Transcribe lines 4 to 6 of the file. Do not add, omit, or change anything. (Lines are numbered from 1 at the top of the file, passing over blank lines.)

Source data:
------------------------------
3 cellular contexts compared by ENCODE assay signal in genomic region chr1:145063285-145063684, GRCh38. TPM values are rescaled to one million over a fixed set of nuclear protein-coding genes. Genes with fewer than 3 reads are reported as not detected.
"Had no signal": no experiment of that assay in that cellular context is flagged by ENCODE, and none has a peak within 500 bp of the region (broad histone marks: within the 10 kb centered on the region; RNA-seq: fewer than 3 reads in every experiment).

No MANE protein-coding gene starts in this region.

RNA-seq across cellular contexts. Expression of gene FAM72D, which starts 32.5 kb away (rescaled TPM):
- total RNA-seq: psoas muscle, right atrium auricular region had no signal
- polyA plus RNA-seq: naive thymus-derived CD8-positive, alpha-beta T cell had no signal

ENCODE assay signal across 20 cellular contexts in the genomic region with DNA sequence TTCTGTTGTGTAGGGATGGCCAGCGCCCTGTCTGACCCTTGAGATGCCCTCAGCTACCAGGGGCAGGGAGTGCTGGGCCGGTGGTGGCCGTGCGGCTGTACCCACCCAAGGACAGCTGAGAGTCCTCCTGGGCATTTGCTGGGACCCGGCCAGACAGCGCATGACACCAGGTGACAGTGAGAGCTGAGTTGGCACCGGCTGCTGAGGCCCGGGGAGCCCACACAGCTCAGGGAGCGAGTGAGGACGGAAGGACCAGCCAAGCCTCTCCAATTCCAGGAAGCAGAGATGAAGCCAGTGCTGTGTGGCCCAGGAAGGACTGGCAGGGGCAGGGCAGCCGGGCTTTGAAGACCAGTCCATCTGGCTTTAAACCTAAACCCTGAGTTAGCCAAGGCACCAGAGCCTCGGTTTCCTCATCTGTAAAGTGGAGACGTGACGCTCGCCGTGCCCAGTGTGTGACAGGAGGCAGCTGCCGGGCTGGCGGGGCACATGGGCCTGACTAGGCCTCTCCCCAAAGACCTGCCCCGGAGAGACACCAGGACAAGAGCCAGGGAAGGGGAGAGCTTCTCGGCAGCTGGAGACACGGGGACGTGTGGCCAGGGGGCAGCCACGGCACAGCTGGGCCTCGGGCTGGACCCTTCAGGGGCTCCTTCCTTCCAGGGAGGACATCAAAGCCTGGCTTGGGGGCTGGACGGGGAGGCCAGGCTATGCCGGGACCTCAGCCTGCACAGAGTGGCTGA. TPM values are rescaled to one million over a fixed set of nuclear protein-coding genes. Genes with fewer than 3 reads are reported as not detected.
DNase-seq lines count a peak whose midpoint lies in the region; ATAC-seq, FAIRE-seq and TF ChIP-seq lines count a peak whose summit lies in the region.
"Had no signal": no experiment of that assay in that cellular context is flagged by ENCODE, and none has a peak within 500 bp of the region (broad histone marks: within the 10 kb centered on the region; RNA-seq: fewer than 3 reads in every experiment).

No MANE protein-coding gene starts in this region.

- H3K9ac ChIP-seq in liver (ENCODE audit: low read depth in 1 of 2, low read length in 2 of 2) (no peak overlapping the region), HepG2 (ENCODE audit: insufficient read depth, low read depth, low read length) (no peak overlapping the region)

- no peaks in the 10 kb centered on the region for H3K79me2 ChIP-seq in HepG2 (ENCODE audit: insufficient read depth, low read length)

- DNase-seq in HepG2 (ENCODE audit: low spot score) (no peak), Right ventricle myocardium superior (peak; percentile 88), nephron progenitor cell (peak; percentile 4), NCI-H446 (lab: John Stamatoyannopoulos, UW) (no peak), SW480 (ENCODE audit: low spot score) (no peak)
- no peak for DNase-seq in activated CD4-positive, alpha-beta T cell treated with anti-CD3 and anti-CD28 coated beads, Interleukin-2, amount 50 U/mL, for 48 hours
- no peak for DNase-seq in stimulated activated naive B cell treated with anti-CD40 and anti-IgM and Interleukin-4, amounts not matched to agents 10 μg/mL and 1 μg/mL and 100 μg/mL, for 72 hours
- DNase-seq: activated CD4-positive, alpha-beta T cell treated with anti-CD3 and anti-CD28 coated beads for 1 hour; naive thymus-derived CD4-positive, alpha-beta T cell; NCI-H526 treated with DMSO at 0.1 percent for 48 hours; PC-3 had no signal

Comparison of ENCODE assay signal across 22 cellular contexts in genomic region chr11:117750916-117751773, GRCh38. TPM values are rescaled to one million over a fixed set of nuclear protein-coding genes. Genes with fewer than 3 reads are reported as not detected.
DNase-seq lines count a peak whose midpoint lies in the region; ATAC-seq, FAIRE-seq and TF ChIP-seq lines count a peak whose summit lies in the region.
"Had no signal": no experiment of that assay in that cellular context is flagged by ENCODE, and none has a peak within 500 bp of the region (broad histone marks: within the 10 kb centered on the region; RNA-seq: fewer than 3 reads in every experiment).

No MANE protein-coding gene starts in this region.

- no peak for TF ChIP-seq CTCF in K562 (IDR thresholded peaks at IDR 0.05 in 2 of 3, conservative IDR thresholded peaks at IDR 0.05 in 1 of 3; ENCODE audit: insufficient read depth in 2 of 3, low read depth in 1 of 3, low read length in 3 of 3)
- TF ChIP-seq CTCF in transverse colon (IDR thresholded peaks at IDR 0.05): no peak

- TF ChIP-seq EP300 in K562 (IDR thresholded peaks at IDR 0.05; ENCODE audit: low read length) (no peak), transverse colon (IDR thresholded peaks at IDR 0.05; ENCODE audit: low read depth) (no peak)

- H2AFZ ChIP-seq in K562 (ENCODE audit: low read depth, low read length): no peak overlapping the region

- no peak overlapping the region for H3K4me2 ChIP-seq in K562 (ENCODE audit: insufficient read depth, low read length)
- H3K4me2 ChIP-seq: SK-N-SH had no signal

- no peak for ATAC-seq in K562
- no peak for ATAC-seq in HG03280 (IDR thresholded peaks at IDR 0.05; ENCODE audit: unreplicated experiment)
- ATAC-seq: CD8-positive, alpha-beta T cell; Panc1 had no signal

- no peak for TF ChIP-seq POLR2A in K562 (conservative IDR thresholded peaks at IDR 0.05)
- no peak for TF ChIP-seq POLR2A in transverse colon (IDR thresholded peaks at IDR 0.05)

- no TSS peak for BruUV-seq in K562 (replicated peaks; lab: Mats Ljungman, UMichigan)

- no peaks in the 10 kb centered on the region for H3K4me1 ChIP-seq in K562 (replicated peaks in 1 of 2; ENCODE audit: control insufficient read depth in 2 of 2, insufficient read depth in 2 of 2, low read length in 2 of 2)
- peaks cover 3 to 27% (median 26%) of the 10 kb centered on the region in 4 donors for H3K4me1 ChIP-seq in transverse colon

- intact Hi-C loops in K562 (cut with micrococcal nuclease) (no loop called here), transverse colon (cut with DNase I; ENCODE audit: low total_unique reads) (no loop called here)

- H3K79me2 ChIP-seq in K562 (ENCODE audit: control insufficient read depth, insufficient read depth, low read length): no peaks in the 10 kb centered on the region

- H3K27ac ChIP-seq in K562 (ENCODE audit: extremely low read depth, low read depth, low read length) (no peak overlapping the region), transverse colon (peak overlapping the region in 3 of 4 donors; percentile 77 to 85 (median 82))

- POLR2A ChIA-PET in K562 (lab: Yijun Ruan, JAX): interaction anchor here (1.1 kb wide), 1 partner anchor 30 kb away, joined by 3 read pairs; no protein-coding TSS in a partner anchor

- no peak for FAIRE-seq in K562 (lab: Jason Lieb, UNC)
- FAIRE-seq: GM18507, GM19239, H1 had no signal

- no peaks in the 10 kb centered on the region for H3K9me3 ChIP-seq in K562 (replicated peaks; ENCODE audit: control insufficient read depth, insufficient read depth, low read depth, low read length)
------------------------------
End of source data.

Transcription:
RNA-seq across cellular contexts. Expression of gene FAM72D, which starts 32.5 kb away (rescaled TPM):
- total RNA-seq: psoas muscle, right atrium auricular region had no signal
- polyA plus RNA-seq: naive thymus-derived CD8-positive, alpha-beta T cell had no signal